BROKEN OAK HILL(R )   Dispatches from the heart of Wisconsin     
Welcome to Broken Oak Hill(R) Country
Top photo: The newly cleared pines at the southwest corner of Broken Oak Hill. 

Contact Us
You can contact us by clicking on the link at the left of this page. 

Our trees
updated: 1/31/2018

Our wildflowers
updated: 5/5/2019

A bluebird on the front yard oak on May 15.
Our birds
updated: 5/3/2019  

   
Other broken oaks
A website devoted to Indian trail marker trees may offer some clues about our own "broken oak." 


At the Farm
The woods is always changing,
and 2020 will be no different
     We celebrated the last day of 2019 and part of the first day of 2020 at the tree farm.  
      For the year ahead, we look forward to what we always aim for - continual improvement of the woods. We also hope to have more people visit the farm. 
In the summer of 2020, we will mark 59 years that the farm has been in the family.
     Project No. 1 will be getting the west pines sprayed by Wick Habitat Services for any new growth that has sprung up from all of the buckthorn and other undergrowth in there that owner Bob Wick removed in October with his forestry mower.
      We hope to do more planting, particularly of white pine, white oak, but also possibly some white birch and red oak.  And we will keep working on the buckthorn in the east pines and that has invaded parts of the hardwoods.  After this last season's effort, we feel we are really starting to turn the tide and win the battle against some of our worst invasives.

    
Our highlights for 2019 included the forestry mowing, a field day we held in May to help celebrate the 40th anniversary of the Wisconsin Woodland Owners Association, a special visit by retired UW forester professor John Kotar, and visits by family members and friends.
     We didn't shoot any deer this year, which is a bad thing. By one guideline we should have no more than six or seven deer on our acreage, but we probably have 20 or more.  They are the key reason we do not get good reproduction of important species like oak and white pine - the deer browse all the young seedlings and kill a large percentage of them. But the season is short and hunting is hard work. I spent two and a half days at it and a friend joined me for one day.  We definitely need to increase our hunting pressure and success for 2020.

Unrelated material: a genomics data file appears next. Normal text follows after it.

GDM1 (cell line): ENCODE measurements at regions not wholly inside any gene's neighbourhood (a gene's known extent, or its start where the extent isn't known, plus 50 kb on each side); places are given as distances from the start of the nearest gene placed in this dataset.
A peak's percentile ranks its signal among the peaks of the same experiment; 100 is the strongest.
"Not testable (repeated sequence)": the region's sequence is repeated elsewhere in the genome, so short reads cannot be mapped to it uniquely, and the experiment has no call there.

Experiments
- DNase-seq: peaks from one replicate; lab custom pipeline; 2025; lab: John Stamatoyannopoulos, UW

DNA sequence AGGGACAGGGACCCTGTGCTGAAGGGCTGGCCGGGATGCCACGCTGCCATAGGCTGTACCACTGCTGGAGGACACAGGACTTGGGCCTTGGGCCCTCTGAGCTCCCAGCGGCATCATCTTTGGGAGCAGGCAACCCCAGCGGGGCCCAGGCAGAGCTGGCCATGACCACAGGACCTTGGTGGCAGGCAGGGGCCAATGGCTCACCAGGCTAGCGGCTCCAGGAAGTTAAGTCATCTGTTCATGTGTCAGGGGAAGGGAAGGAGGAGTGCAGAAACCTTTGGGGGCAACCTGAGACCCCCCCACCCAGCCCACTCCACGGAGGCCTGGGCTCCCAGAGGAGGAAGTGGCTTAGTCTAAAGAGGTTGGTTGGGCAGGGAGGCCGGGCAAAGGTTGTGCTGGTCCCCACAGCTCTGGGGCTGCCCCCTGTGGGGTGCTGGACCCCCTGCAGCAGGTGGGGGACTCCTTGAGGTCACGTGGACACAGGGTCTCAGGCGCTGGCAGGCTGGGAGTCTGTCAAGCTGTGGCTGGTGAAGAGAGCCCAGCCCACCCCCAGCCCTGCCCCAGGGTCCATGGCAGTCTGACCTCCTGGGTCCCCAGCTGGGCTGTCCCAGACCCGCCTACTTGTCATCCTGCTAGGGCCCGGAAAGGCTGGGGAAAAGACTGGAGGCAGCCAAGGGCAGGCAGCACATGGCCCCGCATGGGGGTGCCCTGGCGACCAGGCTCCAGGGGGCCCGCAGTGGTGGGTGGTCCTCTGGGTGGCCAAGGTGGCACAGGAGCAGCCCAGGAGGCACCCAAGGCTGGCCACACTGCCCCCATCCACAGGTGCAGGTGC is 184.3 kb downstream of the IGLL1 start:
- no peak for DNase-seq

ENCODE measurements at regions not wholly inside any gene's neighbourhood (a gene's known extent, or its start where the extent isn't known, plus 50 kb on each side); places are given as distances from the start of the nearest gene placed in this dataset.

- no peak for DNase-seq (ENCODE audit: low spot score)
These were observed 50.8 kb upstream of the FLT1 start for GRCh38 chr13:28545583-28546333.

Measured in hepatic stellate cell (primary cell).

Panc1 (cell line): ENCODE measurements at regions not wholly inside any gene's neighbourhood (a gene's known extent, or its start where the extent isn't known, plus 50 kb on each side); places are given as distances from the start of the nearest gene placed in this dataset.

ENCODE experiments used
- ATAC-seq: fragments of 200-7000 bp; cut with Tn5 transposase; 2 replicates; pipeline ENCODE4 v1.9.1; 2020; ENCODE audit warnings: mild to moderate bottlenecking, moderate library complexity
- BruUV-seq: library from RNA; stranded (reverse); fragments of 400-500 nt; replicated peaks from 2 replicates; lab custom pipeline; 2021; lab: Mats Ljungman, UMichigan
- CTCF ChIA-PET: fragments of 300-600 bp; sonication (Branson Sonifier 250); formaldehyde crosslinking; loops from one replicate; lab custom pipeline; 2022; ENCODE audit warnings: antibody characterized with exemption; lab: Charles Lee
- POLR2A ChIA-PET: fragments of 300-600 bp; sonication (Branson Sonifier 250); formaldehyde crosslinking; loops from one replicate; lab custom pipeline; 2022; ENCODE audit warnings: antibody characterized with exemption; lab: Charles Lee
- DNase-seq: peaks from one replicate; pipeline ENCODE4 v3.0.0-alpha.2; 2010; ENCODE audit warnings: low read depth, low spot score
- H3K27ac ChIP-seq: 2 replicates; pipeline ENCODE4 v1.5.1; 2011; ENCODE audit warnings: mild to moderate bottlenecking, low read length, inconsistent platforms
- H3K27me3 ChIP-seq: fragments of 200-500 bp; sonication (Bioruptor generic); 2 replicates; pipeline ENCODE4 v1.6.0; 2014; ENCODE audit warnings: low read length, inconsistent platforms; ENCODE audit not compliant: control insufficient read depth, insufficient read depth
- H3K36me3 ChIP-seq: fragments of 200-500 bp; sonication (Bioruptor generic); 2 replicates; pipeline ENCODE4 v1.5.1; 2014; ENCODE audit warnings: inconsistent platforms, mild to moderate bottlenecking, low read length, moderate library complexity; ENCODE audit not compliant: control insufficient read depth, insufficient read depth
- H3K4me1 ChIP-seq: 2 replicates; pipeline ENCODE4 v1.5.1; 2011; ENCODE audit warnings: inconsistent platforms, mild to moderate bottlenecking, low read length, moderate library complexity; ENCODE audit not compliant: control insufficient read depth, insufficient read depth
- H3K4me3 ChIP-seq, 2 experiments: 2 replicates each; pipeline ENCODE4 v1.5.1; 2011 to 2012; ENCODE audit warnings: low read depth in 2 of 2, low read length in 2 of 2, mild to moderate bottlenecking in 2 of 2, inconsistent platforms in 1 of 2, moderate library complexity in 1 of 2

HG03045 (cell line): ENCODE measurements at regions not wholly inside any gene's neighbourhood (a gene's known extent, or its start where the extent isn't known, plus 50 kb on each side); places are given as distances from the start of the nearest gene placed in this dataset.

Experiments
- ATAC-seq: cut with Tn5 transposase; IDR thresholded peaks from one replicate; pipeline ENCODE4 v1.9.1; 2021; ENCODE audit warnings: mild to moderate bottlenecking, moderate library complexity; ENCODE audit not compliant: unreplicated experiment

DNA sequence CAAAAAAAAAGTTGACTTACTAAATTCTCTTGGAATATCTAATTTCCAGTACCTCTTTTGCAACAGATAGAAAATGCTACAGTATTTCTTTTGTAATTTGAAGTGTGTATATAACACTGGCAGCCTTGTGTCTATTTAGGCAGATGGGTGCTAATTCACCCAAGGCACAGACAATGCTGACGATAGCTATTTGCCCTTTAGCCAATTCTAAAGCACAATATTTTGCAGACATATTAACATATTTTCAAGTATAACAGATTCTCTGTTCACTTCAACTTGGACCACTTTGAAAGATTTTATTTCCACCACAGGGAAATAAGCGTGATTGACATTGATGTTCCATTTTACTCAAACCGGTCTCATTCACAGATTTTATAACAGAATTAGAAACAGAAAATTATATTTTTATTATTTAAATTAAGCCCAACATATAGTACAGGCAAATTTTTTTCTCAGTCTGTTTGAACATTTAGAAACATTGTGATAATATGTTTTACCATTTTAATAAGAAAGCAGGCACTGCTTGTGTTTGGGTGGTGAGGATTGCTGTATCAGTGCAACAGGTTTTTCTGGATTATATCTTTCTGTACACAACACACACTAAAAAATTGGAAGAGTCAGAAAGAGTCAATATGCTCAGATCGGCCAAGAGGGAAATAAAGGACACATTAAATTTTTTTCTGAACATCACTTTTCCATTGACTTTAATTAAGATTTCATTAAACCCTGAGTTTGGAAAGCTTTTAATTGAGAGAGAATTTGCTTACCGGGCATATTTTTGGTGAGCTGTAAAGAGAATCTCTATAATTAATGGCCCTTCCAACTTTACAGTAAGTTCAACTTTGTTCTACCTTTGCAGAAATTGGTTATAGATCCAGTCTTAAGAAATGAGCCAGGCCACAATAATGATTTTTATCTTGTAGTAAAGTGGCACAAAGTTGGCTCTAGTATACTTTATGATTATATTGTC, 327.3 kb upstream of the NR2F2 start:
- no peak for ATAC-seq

Inspired by Dr. Kotar, we are going to redouble our effort to catalog the species of plants and wildlife we have at the farm, including improving our bird list. 
      But most of all, we will just continue to enjoy the peace and beauty of this small portion of heaven on earth. 

Learning from our own field day
It has been a while since we had a field day at our farm, but the lessons we learned then still apply.  The program, sponsored by the Central Sands chapter of the Wisconsin Woodland Owners Association, included our 55-year history, a look at our most recent harvest and other issues like battling invasives.  You can learn more about it (and what we learned) in our complete report.


Escape Wisconsin
A place on the plains for tall trees
A recent road triA giant pine towers over a transplanted railway station at the Bartlett Arboretum. p to Texas resulted in a number of pleasant surprises.  One was a visit to the Bartlett Arboretum in Belle Plaine, just south of Wichita, where a number of record trees for the state of Kansas can be found.  A nephew had recommended the place, and it turned out to be so much more than we expected.  More than 100 years old, the little woods on the outskirts of town is home to a variety of species of large trees.  We were lucky enought to have a great conversation with the owner/manager, Robin Macy, whose surprising journey to care for these magnificent place makes her  a hero to anyone who cares about our trees and forests. You can find out more in this Escape Wisconsin report.
     

Our history
We are a 50-year Tree Farm now, but for for a look at the first 25 years at the farm, you can read 
The Cookstove by Burt.
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